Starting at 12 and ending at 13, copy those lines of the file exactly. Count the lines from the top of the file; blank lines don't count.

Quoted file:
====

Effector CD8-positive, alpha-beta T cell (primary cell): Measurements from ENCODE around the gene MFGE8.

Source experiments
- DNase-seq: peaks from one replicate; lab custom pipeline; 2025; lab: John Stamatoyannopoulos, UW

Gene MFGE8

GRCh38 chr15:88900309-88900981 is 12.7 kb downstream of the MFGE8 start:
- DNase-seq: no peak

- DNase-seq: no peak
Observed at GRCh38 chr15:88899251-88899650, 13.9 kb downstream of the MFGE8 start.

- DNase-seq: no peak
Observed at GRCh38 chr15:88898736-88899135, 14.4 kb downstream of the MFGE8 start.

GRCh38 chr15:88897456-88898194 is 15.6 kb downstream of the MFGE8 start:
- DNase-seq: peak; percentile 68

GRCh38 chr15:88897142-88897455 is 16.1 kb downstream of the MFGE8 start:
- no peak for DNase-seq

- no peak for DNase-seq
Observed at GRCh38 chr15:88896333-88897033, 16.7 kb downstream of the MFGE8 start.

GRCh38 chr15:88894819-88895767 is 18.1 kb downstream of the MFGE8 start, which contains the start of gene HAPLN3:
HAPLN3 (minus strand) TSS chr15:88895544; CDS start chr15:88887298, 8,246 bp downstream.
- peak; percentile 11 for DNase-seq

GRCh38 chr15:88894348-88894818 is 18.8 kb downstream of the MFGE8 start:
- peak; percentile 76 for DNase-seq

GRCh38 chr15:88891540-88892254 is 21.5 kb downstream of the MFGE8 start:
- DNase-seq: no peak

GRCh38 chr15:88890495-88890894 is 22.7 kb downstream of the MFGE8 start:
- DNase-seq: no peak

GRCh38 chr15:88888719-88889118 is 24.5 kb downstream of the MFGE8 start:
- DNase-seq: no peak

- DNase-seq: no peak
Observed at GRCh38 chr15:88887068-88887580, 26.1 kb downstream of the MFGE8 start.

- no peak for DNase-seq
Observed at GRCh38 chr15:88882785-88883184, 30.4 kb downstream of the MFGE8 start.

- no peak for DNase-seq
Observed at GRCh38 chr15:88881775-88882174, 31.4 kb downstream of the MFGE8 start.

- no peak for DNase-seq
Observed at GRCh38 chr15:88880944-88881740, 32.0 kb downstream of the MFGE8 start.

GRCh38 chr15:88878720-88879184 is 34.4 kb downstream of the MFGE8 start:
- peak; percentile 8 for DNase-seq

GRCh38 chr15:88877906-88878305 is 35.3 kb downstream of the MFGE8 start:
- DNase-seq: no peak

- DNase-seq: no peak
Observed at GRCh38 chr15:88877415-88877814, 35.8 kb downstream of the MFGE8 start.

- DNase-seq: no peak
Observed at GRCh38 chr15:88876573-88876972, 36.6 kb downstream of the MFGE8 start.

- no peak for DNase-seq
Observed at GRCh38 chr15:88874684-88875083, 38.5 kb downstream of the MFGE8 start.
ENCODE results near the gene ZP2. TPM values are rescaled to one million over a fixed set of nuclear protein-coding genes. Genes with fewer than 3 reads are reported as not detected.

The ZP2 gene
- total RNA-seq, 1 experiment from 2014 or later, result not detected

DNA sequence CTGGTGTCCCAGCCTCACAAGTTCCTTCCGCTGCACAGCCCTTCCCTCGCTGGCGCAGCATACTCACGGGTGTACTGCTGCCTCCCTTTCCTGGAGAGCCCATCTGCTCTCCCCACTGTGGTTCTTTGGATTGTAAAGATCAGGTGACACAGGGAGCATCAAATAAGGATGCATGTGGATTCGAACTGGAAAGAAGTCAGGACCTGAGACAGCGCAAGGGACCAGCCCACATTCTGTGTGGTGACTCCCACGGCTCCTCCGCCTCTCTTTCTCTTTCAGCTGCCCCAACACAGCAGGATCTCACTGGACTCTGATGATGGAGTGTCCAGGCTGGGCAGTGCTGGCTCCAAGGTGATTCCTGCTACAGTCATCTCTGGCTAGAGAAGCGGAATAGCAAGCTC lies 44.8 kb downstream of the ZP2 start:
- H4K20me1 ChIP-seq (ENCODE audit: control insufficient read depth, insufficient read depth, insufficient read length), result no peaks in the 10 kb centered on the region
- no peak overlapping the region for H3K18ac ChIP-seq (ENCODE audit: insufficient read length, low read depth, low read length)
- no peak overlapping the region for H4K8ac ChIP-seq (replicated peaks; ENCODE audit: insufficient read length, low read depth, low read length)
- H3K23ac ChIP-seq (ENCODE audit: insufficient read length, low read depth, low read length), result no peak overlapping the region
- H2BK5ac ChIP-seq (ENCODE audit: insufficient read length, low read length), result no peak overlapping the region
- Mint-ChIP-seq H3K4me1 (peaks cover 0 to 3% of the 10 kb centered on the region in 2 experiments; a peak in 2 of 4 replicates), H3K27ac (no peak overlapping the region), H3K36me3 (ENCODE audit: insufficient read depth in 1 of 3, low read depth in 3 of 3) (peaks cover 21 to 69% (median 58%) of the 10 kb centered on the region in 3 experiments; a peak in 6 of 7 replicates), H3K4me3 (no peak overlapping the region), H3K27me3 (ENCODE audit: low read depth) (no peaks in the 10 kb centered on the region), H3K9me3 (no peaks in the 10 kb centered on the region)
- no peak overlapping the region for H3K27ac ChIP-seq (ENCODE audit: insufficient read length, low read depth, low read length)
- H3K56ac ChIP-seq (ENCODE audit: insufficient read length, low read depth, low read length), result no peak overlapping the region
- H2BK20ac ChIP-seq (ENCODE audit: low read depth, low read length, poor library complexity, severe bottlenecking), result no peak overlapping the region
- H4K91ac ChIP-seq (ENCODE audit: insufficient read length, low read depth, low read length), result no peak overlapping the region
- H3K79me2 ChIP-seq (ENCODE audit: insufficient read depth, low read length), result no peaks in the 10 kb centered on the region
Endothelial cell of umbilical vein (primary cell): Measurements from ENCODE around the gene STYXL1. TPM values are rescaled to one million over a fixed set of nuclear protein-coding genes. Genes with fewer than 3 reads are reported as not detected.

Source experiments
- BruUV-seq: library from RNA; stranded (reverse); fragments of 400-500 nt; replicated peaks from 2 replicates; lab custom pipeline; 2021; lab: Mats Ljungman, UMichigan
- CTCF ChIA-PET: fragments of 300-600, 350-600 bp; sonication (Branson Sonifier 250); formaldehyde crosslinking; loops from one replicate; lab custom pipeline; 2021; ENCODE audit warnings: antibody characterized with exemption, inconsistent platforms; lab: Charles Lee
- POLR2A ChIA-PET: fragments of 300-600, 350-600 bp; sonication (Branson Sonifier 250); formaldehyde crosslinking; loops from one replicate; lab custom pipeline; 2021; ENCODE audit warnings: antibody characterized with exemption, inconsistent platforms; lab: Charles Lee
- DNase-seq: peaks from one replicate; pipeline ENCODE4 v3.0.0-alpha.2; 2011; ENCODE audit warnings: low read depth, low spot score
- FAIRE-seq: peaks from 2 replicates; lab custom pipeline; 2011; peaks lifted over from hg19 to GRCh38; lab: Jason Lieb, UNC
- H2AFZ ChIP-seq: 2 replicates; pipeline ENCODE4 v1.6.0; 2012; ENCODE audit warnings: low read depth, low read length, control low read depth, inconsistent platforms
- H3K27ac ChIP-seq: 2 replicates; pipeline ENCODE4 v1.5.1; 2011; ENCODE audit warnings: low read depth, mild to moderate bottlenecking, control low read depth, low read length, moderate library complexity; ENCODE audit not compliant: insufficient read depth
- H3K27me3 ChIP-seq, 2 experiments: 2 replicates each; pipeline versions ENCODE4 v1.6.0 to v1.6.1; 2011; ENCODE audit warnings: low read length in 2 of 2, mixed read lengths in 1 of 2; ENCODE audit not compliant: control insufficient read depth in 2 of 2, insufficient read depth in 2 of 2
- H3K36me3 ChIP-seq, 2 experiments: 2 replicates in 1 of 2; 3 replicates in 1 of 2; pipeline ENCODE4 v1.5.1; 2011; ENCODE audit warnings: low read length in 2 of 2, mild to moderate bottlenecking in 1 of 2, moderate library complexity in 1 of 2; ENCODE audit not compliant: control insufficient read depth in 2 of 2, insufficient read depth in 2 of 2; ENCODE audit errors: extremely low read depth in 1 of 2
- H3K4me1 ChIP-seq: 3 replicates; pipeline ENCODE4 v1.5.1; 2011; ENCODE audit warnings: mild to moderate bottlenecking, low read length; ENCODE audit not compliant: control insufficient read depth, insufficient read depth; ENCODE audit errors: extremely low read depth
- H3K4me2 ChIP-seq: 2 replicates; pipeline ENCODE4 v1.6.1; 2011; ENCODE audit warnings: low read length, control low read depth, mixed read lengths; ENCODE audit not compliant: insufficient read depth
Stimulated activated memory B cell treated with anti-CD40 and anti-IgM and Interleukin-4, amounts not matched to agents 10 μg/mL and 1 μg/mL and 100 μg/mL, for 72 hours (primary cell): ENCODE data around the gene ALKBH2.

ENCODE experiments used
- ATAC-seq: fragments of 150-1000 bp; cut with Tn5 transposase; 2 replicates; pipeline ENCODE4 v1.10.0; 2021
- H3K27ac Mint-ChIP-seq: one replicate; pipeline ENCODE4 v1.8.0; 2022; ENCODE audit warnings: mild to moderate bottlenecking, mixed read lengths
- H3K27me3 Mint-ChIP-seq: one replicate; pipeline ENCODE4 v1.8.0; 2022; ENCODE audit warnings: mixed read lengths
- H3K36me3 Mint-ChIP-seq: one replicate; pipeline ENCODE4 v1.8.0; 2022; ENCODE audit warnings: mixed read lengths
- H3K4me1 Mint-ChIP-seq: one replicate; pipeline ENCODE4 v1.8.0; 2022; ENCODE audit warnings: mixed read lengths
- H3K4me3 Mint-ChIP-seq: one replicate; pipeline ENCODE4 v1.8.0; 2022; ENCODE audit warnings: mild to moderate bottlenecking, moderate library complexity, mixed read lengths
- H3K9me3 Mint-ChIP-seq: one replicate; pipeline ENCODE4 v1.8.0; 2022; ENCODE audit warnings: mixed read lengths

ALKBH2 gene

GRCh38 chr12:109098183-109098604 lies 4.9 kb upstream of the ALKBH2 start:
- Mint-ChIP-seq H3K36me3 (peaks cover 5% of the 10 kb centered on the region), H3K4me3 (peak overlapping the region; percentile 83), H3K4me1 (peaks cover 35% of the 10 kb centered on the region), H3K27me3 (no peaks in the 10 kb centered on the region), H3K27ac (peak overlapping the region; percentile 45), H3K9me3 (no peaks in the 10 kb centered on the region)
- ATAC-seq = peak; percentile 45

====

- DNase-seq: peak; percentile 68

GRCh38 chr15:88897142-88897455 is 16.1 kb downstream of the MFGE8 start: